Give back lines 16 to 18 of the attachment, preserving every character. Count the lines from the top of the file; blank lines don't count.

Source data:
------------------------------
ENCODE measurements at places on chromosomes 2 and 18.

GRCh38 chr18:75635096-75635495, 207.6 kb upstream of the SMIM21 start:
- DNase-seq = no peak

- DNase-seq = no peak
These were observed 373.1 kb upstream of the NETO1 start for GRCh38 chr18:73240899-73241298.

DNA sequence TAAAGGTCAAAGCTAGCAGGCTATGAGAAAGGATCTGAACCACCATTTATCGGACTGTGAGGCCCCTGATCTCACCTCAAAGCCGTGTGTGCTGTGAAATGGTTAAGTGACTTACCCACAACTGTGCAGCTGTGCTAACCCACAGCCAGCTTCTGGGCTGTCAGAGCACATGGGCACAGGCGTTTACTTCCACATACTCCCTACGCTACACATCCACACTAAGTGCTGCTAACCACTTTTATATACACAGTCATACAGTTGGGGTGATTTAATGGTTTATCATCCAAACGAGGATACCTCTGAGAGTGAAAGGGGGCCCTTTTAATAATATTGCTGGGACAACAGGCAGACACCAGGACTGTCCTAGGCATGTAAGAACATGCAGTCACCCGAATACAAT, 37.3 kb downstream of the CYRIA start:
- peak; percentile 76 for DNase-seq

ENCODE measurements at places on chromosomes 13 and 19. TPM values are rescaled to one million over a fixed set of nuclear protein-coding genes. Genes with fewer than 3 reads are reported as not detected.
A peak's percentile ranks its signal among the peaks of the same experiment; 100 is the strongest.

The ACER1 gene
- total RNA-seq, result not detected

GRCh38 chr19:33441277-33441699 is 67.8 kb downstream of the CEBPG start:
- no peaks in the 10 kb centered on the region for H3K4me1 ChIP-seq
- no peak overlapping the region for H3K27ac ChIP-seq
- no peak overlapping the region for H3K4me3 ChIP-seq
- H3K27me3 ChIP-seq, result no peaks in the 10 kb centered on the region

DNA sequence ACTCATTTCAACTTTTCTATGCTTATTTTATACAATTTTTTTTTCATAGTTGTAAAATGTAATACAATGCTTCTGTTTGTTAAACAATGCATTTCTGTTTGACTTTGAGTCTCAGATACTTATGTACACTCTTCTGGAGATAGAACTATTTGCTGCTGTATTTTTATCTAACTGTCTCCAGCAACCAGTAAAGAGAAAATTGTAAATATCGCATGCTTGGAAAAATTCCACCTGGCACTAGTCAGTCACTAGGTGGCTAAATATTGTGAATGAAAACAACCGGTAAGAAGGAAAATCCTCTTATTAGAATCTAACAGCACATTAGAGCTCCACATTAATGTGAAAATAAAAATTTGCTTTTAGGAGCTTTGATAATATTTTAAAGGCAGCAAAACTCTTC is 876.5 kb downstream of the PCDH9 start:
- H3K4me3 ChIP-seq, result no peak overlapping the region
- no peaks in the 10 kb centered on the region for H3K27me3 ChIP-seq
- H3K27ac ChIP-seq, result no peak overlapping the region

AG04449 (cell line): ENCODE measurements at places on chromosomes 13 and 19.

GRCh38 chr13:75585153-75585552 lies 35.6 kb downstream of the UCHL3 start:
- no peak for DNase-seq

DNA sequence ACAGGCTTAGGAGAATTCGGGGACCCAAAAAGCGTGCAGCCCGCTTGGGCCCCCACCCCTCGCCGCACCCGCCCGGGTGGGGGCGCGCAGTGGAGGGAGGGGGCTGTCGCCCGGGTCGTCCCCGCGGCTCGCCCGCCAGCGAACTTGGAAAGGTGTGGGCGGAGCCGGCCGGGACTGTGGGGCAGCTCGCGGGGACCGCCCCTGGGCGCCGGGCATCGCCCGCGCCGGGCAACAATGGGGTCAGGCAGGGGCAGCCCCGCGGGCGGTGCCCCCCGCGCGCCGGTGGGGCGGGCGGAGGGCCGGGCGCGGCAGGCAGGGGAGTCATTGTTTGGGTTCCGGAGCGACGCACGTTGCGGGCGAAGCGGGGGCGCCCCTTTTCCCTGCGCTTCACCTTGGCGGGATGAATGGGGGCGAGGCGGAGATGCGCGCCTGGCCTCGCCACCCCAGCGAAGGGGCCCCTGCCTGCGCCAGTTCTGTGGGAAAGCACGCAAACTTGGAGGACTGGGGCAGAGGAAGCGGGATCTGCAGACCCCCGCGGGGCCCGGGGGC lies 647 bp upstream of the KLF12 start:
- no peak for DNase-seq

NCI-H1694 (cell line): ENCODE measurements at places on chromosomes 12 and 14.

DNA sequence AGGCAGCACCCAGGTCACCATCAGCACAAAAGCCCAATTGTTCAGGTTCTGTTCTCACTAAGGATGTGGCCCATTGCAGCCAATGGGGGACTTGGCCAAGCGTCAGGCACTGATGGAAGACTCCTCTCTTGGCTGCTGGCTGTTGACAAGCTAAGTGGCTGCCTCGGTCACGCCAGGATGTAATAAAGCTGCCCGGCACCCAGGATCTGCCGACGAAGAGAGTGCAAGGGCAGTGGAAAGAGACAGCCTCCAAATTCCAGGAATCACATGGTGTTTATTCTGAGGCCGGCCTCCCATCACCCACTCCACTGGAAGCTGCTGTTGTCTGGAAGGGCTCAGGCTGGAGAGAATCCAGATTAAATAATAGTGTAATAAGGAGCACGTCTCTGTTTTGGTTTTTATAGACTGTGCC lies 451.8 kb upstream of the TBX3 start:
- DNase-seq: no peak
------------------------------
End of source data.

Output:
- H3K27me3 ChIP-seq, result no peaks in the 10 kb centered on the region

DNA sequence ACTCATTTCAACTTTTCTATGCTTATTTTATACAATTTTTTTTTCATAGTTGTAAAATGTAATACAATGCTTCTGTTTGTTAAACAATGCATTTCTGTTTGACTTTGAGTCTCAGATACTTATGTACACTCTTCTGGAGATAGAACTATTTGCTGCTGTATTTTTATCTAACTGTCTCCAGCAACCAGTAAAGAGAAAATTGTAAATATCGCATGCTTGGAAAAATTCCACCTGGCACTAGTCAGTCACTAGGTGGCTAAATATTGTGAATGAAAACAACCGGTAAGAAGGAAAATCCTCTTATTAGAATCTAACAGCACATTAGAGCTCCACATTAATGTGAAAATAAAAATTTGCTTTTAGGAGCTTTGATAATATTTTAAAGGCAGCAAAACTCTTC is 876.5 kb downstream of the PCDH9 start:
- H3K4me3 ChIP-seq, result no peak overlapping the region